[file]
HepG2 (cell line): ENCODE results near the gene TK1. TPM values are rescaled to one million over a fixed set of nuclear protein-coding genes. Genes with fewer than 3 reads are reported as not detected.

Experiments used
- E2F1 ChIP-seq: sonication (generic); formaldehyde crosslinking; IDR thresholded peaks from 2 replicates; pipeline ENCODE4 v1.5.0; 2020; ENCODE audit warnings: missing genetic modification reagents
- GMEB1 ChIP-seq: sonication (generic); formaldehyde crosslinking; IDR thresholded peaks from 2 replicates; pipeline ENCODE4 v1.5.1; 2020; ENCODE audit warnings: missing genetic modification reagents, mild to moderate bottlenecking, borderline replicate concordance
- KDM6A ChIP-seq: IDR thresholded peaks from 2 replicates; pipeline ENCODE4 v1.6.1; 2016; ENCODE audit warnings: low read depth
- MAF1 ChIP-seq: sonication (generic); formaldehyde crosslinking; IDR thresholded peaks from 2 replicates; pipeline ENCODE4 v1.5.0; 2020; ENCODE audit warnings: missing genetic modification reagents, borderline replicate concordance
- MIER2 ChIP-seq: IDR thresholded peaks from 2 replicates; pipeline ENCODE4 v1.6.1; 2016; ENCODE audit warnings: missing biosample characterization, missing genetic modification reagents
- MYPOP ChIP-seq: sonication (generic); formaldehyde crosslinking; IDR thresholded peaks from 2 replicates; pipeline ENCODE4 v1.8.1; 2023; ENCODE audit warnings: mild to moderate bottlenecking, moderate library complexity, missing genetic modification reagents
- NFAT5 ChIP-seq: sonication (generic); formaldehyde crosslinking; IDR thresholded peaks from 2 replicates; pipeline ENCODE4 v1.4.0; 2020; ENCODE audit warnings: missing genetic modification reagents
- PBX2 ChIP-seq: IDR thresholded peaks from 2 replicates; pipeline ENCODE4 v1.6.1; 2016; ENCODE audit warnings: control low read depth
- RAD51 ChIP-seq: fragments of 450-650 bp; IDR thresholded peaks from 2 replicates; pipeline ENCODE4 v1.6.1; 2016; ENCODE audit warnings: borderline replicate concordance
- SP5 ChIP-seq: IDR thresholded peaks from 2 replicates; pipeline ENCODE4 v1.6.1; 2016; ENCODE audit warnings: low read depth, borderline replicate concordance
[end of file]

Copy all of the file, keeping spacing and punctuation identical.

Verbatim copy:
HepG2 (cell line): ENCODE results near the gene TK1. TPM values are rescaled to one million over a fixed set of nuclear protein-coding genes. Genes with fewer than 3 reads are reported as not detected.

Experiments used
- E2F1 ChIP-seq: sonication (generic); formaldehyde crosslinking; IDR thresholded peaks from 2 replicates; pipeline ENCODE4 v1.5.0; 2020; ENCODE audit warnings: missing genetic modification reagents
- GMEB1 ChIP-seq: sonication (generic); formaldehyde crosslinking; IDR thresholded peaks from 2 replicates; pipeline ENCODE4 v1.5.1; 2020; ENCODE audit warnings: missing genetic modification reagents, mild to moderate bottlenecking, borderline replicate concordance
- KDM6A ChIP-seq: IDR thresholded peaks from 2 replicates; pipeline ENCODE4 v1.6.1; 2016; ENCODE audit warnings: low read depth
- MAF1 ChIP-seq: sonication (generic); formaldehyde crosslinking; IDR thresholded peaks from 2 replicates; pipeline ENCODE4 v1.5.0; 2020; ENCODE audit warnings: missing genetic modification reagents, borderline replicate concordance
- MIER2 ChIP-seq: IDR thresholded peaks from 2 replicates; pipeline ENCODE4 v1.6.1; 2016; ENCODE audit warnings: missing biosample characterization, missing genetic modification reagents
- MYPOP ChIP-seq: sonication (generic); formaldehyde crosslinking; IDR thresholded peaks from 2 replicates; pipeline ENCODE4 v1.8.1; 2023; ENCODE audit warnings: mild to moderate bottlenecking, moderate library complexity, missing genetic modification reagents
- NFAT5 ChIP-seq: sonication (generic); formaldehyde crosslinking; IDR thresholded peaks from 2 replicates; pipeline ENCODE4 v1.4.0; 2020; ENCODE audit warnings: missing genetic modification reagents
- PBX2 ChIP-seq: IDR thresholded peaks from 2 replicates; pipeline ENCODE4 v1.6.1; 2016; ENCODE audit warnings: control low read depth
- RAD51 ChIP-seq: fragments of 450-650 bp; IDR thresholded peaks from 2 replicates; pipeline ENCODE4 v1.6.1; 2016; ENCODE audit warnings: borderline replicate concordance
- SP5 ChIP-seq: IDR thresholded peaks from 2 replicates; pipeline ENCODE4 v1.6.1; 2016; ENCODE audit warnings: low read depth, borderline replicate concordance